This video was made just before Nini passed on and will remind us again and again of her ability to bridge the gap between man and animal. Play video.
Ironically, Brian wrote her life story only bout a year and 1/2 ago and you can read it below. It’s her story, a beautiful story, a story of our beloved tiger and friend Nini.
NINI “The Circus Tiger”
by: Brian Czarnik
As I look around me, I am sure all of these cats have a story to tell. Some stories sad, some happy, but they all have stories and mine goes like this…
I was born into a circus family. My mother was a circus tiger and my father was a circus tiger, and from the time I was a cute little baby cub with newborn stripes, all I could remember was the circus. I now know that most tigers come from the wild and Bengal tigers (my kind) come from India, but all I knew was the circus. I can still smell the popcorn sometimes in my sleep. And other nights, I lay awake and remember how big the elephants looked when they were walking by my cage.
The workers would all touch me and they picked me up all the time. Sometimes they would bring me to the side of the stage and let me watch the other tigers leaping through hoops and walking up on their back legs for treats. I would sit there and be amazed at how high and far my father could jump. It seemed that he was the star of the show. Sometimes he would not want to do a trick and he would growl and snarl at the trainers, and the people in the audience seemed to gasp and some even cheered.
It wasn’t long at all before they started to teach me tricks. I loved to get meat snacks and soon learned that if I did what they wanted me to, the snacks would come my way. I still love to eat and it is one of my favorite things to do! If the trainer held the snack up high and said “Nini Up”, I would stand up on my feet and move forward to get it. And if the trainer said “Nini Down,” I would lay down.
Sometimes at night, I would be housed next to my parents and I would tell them all of the things I was learning to do. These seemed easy for me to do. One day, the trainers put me on top of a buggy and I noticed that some strange looking animals called horses were being brought over. They attached ropes to these animals and they pulled me around. I felt awkward because I could walk just fine, but it also was nice to get treats for just sitting still on this carriage. They fitted me with my very own sparkly pink hat and that night I finally was a part of the show.
I could see all these people coming to the big top tent. Most of them were children and they seemed excited to see all the animals, including me. This man in a big black top hat took the stage and announced that the show was beginning. The band started playing loudly and a lot of the funny looking people they called clowns walked beside me. The horses started pulling the carriage and I just sat there and listened to the people clapping as I entered the arena. I just sat still, and for the first time I was a part of the show. I tried to look over to see if my parents could see me, but neither of them seemed to be next to the stage.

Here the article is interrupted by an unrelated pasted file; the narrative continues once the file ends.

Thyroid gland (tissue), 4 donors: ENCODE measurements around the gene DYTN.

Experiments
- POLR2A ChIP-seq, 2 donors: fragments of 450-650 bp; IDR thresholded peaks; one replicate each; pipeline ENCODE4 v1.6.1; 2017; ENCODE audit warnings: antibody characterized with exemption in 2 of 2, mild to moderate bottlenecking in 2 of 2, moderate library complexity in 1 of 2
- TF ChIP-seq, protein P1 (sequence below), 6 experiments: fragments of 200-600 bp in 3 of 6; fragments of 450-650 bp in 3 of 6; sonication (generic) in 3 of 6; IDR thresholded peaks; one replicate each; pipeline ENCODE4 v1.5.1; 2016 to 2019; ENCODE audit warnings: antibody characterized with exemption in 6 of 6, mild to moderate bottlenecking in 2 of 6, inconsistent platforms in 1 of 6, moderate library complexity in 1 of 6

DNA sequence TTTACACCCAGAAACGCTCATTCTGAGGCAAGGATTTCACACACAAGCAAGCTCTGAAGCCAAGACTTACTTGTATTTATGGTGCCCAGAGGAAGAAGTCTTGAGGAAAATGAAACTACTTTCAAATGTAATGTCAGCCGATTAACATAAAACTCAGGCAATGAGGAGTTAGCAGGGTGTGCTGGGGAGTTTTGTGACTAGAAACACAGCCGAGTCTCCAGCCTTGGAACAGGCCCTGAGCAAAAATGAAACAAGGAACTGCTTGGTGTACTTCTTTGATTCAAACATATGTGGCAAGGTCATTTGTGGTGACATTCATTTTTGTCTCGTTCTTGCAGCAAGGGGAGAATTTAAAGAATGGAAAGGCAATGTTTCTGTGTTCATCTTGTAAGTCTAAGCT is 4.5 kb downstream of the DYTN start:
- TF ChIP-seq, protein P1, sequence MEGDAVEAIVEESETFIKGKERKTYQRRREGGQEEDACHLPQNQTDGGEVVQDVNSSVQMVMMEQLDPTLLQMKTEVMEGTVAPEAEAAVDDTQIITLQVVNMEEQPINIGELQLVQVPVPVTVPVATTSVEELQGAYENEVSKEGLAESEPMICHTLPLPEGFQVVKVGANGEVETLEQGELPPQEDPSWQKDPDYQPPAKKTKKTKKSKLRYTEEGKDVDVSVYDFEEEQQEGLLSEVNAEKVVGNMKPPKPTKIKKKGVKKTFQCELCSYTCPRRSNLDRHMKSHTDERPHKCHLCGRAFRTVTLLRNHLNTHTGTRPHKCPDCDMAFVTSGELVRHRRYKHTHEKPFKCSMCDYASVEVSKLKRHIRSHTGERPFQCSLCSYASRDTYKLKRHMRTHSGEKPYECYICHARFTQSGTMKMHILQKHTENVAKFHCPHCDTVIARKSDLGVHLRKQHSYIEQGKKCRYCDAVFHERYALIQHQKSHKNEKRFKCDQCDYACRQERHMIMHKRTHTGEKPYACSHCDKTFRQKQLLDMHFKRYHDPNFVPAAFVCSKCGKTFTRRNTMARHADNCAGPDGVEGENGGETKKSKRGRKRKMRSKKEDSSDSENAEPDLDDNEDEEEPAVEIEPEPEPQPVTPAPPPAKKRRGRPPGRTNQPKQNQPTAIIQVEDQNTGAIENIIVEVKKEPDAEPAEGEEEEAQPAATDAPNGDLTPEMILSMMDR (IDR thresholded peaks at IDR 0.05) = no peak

As I sat on that carriage, I looked at the horses in front of me, then at all the people. I loved to see the people smiling. And for the next 15 years, this is what I did night after night after night.
Traveling on the road from show to show was fun but also difficult sometimes. There were times when I didn’t want to be moved around or perform, and I just wanted to sleep or look up at the big sky above. The train cars were filled with animals that all were a part of the show. From the great big elephants to the small goats and dogs the clowns would walk on a leash during their acts. They always seemed to put me with all the tigers. I had a very good tiger friend named “Sarmonti.” He was one of the most handsome tigers I had ever seen. His job was also to sit with me on top of the carriage sometimes. But it seemed like he didn’t like to work. Sarmonti was young and restless at times. He was always growling at the trainers and they seemed a little scared of him. He would tell me sometimes on the long train rides that the circus just wasn’t for him. He wanted to be lying on the grass and looking at the open fields and not at the buildings of the cities that we performed in.
“Where else do tigers live?” I asked him once as we were going to Chicago to perform.
“Well Nini my friend, I have heard stories that tigers live all over the world. The few wild ones live in places like India and Siberia, but almost every zoo and circus seem to have tigers. People even own some tigers as pets. Everyone just seems to love us tigers.”
“Well I am happy just as long as the people bring me food every night. I love to eat” I replied.
Sarmonti just laughed, but as we went to sleep that night I started to think if I would ever do anything besides be a circus tiger. I also wondered what happened to all the other tigers I saw in the circus? Every year we would stop traveling for one month and live at the fairgrounds and when we started to travel again there would be new baby tigers but some of the older tigers would get left behind at the fairgrounds.
One day after a show Sarmonti came over to my side of my holding pen and told me that he had great news. “I have heard that there are plans for some of the older tigers to go to a place called an animal sanctuary,” he said. “This place is here in Florida and they are making a list of all the old tigers who can no longer work and maybe they will get the chance to live out there.”
“Wow a sanctuary, I really didn’t know what the word animal sanctuary meant but it sure sounded nice.”
“Maybe they will have lots of chicken and beef for us to eat!”
“All you think about is food Nini, what if they have trees and a lake for us to look at!”